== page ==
Development Chart: What Your Child Should Know

Child Measuring Height - Norman Rockwell

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Parents of young children are often surrounded by charts. Growth charts that measure height, developmental milestone charts, child speech development charts, and charts full of advice on feeding your family healthy foods. Sometimes it’s a little overwhelming. What if your child isn’t reaching his milestones? Does this automatically mean there is a problem?

Not at all. Avoid hitting the panic button. Remind yourself that every child progresses at his own rate. However, it never hurts to have him evaluated by a speech-language pathologist (SLP) just in case he might have a speech disorder or delay. It’s a good idea to periodically evaluate your child’s progress with the help of a development chart. You can also ask your child’s teacher for observations about his speech and language development, as well as his progress in other critical areas, such as social development.

What Your Child Should Know in Kindergarten

During this year, your child’s listening skills should improve to the point at which he can follow one to two directions in a sequence. He should also be able to understand age-appropriate stories and follow simple conversations. Your child’s teacher will also work with him on writing his first and last name in addition to upper- and lowercase letters. While reading, he should be able to identify letters. He should understand that letters and words represent sounds and meanings. This is also the year in which children begin to recognize some words on sight.

Youngsters are often misunderstood when they speak, due to difficulty with articulation. By the end of the school year, however, most kindergarteners should be able to speak and be understood reasonably well by most people. They should begin to participate appropriately in a conversation, as well as initiate one. Kindergarteners should also be able to answer simple questions and open-ended questions.

Child Learning to Write

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What Your Child Should Know in First Grade

First grade is a big transition year. First graders typically begin to use more social skills and make their first baby steps toward independence. Kids also learn to read in first grade, however not all children will be fluent readers at the end of the year. Most first graders can read age-appropriate chapter books by the end of the year. Specifically, a first grader should have a sight word vocabulary of at least 100 words, sound out words while reading, correlate spoken words with printed words, and add sounds to each other to create words.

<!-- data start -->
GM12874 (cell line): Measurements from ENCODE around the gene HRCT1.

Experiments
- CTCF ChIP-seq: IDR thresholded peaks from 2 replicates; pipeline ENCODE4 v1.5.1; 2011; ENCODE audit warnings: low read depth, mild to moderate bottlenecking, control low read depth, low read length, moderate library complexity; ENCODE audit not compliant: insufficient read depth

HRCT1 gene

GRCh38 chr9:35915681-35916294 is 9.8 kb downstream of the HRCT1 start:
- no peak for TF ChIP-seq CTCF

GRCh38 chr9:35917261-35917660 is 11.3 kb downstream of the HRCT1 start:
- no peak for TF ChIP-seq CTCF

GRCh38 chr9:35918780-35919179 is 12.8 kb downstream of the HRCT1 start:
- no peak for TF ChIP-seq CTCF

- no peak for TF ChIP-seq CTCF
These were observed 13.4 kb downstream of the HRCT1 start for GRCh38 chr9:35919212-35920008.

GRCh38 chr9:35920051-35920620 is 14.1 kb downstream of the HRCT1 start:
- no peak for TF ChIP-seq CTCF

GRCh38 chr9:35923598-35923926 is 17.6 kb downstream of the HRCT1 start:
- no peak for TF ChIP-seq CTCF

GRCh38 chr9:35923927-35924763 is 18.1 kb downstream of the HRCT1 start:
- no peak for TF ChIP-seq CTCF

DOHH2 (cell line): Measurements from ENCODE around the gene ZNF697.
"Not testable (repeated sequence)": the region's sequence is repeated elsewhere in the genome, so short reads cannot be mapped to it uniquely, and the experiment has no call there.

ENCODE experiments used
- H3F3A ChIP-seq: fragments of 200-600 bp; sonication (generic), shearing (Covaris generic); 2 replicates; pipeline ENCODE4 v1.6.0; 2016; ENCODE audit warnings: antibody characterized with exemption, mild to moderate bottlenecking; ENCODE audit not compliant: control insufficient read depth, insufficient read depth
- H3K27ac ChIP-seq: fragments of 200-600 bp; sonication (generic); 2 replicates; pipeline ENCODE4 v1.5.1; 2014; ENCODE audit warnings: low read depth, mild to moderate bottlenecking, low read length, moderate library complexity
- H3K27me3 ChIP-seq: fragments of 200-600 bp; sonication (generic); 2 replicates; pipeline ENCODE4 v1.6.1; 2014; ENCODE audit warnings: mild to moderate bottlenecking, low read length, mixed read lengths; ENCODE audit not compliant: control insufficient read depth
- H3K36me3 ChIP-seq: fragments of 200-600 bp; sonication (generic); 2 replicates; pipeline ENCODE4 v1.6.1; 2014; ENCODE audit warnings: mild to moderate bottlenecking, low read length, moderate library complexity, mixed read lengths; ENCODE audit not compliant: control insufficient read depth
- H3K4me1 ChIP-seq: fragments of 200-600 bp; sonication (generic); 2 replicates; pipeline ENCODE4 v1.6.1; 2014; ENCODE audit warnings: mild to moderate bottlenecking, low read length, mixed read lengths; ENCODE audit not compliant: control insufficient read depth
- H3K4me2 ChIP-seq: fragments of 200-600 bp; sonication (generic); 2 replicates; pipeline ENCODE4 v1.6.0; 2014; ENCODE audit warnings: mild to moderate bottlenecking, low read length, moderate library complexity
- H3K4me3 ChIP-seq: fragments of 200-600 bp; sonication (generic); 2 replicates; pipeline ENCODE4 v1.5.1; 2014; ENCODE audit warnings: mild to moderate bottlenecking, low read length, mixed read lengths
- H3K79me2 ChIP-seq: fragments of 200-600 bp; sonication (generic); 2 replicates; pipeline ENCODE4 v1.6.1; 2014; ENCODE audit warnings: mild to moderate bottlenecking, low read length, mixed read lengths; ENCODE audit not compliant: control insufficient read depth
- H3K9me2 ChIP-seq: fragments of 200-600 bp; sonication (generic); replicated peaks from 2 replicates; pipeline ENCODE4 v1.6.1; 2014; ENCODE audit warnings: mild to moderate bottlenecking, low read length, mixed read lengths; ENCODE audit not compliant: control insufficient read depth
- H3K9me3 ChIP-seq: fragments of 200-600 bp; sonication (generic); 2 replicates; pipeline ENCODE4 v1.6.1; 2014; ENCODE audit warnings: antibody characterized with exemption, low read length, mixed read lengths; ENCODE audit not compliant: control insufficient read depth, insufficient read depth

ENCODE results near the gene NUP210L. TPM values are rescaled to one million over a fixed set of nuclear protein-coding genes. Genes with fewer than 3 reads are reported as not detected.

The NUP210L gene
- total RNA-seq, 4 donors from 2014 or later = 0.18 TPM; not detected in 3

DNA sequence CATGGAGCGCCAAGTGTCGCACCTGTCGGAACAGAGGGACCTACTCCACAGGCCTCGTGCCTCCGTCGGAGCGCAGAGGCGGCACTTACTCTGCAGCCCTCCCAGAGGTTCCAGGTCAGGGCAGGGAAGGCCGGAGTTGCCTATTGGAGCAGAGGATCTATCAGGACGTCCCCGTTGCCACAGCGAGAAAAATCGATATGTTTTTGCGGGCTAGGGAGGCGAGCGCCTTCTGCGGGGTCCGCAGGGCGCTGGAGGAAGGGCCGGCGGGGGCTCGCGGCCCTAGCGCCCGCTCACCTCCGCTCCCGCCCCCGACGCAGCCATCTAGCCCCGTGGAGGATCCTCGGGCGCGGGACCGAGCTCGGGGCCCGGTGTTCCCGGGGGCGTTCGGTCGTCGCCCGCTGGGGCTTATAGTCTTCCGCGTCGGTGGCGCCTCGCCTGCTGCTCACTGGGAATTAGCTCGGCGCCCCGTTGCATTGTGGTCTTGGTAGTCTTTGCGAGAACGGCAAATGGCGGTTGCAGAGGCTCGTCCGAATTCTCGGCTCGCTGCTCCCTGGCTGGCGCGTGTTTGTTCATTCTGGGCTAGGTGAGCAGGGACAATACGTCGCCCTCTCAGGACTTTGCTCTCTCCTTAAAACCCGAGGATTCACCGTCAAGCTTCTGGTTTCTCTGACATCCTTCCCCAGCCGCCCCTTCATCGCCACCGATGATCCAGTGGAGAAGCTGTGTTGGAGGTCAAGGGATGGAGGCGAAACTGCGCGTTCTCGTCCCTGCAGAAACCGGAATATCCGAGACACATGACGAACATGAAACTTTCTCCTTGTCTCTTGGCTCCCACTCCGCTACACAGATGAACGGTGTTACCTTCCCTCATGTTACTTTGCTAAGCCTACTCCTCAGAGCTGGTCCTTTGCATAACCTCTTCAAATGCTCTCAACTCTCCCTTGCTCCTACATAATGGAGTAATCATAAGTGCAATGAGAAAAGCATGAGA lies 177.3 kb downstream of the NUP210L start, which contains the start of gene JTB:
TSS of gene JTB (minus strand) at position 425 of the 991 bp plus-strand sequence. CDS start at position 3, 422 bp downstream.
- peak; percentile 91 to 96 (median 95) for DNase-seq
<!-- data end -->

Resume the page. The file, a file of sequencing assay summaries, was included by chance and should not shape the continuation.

A first grader’s writing skills should also advance to the point at which he is printing more clearly, able to use capitalization and punctuation correctly, and able to express stories and ideas through the written language.

Speaking and listening skills should also become more advanced. First graders will typically be able to remember information and instructions, as well as give directions. They should be able to use pragmatic language skills (i.e. taking turns in a conversation), speak in complete sentences that are arranged in a logical order, and use the parts of speech correctly.

Child Writing - Norman Rockwell

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What Your Child Should Know in Second Grade

Second graders work on mastering the skills that they learned in first grade. They should be able to read more rapidly and accurately, as well as recognize many more words on sight. Second graders should be able to associate the sounds of words and phrases with the written language and explain the main elements of stories. Writing becomes more legible and organized in second grade. Second graders should also become familiar with a variety of different sentence formats. As well, spelling improves.

By this point, your child should be easily understood when he speaks. He should be able to use spoken language in more complex ways and explain ideas and concepts.

To help your child stay on target for his age level, talk to his teacher and speech therapist about learning activities to do at home. If he lags behind this development chart, it does not automatically mean that he has a speech and language disorder. However, a speech therapist can do an evaluation just to be on the safe side. If your child does have a speech disorder, such as an articulation disorder, there are many ways to help him overcome it. Speech therapy and Speech Buddies can help.

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